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Predictive modeling for clinical features associated with Neurofibromatosis Type 1

Citation

Payne, Philip et al. (2022), Predictive modeling for clinical features associated with Neurofibromatosis Type 1, Dryad, Dataset, https://doi.org/10.5061/dryad.nvx0k6drn

Abstract

Objective: Perform a longitudinal analysis of clinical features associated with Neurofibromatosis Type 1 (NF1) based on demographic and clinical characteristics, and to apply a machine learning strategy to determine feasibility of developing exploratory predictive models of optic pathway glioma (OPG) and attention-deficit/hyperactivity disorder (ADHD) in a pediatric NF1 cohort.

Methods: Using NF1 as a model system, we perform retrospective data analyses utilizing a manually-curated NF1 clinical registry and electronic health record (EHR) information, and develop machine-learning models. Data for 798 individuals were available, with 578 comprising the pediatric cohort used for analysis.

Results: Males and females were evenly represented in the cohort. White children were more likely to develop OPG (OR: 2.11, 95%CI: 1.11-4.00, p=0.02) relative to their non-white peers. Median age at diagnosis of OPG was 6.5 years (1.7-17.0), irrespective of sex. Males were more likely than females to have a diagnosis of ADHD (OR: 1.90, 95%CI: 1.33-2.70, p<0.001), and earlier diagnosis in males relative to females was observed. The gradient boosting classification model predicted diagnosis of ADHD with an AUROC of 0.74, and predicted diagnosis of OPG with an AUROC of 0.82.

Conclusions: Using readily available clinical and EHR data, we successfully recapitulated several important and clinically-relevant patterns in NF1 semiology specifically based on demographic and clinical characteristics. Naïve machine learning techniques can be potentially used to develop and validate predictive phenotype complexes applicable to risk stratification and disease management in NF1.

Methods

Patients and Data Description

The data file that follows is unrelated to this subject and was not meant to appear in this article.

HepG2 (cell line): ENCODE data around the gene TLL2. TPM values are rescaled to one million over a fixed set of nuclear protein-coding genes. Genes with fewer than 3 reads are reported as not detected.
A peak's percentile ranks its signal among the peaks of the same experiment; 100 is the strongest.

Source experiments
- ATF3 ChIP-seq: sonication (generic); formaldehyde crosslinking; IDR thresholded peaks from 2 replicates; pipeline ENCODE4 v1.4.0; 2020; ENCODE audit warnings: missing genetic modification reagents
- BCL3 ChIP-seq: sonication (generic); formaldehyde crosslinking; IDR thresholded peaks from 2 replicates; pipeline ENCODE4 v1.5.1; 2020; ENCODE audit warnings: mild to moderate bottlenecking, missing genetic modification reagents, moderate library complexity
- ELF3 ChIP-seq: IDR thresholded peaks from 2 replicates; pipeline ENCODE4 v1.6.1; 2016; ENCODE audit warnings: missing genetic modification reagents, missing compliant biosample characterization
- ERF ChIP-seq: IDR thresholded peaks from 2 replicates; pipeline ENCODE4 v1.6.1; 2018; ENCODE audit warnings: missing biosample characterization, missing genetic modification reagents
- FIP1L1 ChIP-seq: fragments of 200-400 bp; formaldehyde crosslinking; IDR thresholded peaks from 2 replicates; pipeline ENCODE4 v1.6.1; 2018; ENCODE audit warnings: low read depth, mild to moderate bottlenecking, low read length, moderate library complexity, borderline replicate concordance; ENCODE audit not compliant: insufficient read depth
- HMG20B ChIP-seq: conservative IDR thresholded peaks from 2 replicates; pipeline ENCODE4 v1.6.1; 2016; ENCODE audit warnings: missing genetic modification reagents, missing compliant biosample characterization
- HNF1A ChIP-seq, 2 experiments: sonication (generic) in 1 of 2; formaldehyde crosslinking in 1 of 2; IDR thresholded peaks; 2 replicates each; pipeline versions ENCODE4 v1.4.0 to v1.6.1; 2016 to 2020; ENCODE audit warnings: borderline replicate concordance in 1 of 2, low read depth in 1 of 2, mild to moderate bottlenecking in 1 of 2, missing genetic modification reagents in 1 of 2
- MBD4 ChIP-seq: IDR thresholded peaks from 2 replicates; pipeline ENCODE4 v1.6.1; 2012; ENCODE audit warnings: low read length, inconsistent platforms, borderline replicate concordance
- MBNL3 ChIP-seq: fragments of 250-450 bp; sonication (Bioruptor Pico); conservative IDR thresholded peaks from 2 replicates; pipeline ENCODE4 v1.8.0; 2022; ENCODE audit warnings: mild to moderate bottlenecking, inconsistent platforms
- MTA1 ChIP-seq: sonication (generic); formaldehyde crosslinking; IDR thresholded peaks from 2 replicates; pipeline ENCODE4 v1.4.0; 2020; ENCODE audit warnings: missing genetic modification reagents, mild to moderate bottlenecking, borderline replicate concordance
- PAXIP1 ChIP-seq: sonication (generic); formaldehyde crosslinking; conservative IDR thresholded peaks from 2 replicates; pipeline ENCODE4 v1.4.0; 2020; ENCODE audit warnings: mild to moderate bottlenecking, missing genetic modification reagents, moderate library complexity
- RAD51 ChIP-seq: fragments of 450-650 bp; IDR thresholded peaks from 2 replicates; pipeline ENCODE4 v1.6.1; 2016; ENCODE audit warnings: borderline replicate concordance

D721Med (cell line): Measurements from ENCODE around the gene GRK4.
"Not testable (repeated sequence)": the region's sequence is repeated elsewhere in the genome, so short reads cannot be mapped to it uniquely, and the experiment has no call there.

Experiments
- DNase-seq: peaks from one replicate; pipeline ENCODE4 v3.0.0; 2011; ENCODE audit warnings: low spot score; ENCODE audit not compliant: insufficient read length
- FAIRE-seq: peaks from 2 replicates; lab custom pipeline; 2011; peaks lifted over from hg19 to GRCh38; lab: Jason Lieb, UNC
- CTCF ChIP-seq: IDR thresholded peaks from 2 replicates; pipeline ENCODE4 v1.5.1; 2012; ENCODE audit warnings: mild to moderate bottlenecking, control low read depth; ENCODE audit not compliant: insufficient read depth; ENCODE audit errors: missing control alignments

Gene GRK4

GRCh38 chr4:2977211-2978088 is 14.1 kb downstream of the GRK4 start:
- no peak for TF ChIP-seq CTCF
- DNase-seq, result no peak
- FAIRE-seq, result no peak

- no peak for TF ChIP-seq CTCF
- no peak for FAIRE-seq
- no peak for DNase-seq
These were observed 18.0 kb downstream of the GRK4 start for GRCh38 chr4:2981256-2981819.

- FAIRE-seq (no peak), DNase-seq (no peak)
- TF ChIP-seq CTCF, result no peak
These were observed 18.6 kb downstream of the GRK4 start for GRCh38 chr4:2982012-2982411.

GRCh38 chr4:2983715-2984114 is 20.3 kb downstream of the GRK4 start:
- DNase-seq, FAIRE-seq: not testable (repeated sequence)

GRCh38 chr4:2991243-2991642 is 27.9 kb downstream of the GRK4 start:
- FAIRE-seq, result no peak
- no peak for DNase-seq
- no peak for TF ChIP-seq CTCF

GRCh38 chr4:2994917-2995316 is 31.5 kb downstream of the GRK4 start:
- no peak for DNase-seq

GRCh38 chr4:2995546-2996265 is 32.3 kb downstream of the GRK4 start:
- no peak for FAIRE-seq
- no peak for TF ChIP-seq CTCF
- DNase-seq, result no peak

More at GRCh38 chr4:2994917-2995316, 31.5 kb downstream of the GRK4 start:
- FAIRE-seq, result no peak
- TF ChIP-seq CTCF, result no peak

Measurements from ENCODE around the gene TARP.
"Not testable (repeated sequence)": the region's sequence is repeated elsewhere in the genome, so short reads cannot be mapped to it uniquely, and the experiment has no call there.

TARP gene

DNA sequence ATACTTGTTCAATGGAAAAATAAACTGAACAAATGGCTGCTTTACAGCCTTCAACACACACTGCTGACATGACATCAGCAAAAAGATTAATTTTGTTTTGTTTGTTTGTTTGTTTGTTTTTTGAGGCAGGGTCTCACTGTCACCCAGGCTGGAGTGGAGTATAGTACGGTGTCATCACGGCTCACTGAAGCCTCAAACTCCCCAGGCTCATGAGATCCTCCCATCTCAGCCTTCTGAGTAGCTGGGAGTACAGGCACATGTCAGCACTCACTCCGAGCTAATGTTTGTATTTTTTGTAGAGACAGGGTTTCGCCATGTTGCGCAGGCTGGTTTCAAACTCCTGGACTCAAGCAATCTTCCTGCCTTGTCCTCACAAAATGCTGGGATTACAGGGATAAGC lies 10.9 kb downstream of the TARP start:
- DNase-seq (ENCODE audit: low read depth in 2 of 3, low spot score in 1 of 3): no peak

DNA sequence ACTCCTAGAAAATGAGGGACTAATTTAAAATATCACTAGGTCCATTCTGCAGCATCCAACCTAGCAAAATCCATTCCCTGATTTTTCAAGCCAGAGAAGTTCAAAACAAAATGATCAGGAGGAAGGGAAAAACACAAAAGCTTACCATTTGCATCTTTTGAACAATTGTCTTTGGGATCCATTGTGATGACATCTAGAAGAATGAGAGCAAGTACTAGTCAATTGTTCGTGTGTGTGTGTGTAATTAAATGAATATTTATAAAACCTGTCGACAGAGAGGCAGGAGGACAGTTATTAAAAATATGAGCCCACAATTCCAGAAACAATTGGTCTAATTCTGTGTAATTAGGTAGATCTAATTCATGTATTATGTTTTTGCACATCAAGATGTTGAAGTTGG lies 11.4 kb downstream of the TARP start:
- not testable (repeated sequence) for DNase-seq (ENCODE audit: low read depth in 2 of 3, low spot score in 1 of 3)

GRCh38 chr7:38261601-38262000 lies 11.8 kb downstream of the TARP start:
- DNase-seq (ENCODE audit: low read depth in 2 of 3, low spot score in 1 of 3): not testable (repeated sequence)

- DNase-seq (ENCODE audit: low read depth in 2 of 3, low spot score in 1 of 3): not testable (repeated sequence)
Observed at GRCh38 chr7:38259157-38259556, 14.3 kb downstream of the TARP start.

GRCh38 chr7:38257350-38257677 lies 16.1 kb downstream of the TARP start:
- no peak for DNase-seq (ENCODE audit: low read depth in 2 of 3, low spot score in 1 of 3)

This study was performed using retrospective clinical data extracted from two sources within the Washington University Neurofibromatosis (NF) Center. First, data were extracted from an existing longitudinal clinical registry that was manually curated using clinical data obtained from patients followed in the Washington University NF Clinical Program at St. Louis Children’s Hospital. All individuals included in this database had a clinical diagnosis of NF1 based on current National Institutes of Health Consensus Development Conference diagnostic criteria,9 and had been assessed over multiple visits from 2002 to 2016 for the presence of clinical features associated with NF1. Data points in this registry included demographic information, such as age, race, and sex, in addition to NF1-related clinical features and associated conditions, such as café-au-lait macules, skinfold freckling, cutaneous neurofibromas, Lisch nodules, OPG, hypertension, ADHD, and cognitive impairment. These data were maintained in a semi-structured format containing textual and binary fields, capturing each individual’s data over multiple clinical visits. From these data, clinical features and phenotypes were extracted using data manipulation, imputation, and text mining techniques. Data obtained from this NF1 clinical registry were converted to data tables, which captured each patient visit and the presence/absence of specific clinical features at each visit. Clinical features which were once marked as present were assumed to be present for all future visits, and missing data were assumed absent for that specific visit. Categorical variables are reported as frequencies and proportions, and compared using odds ratios (ORs). Continuously distributed traits, adhering to both conventional normality assumptions and homogeneity of variances, are reported as mean and standard deviations, and compared using analysis of variance methods. Non-parametric equivalents were used for data with non-normative distributions.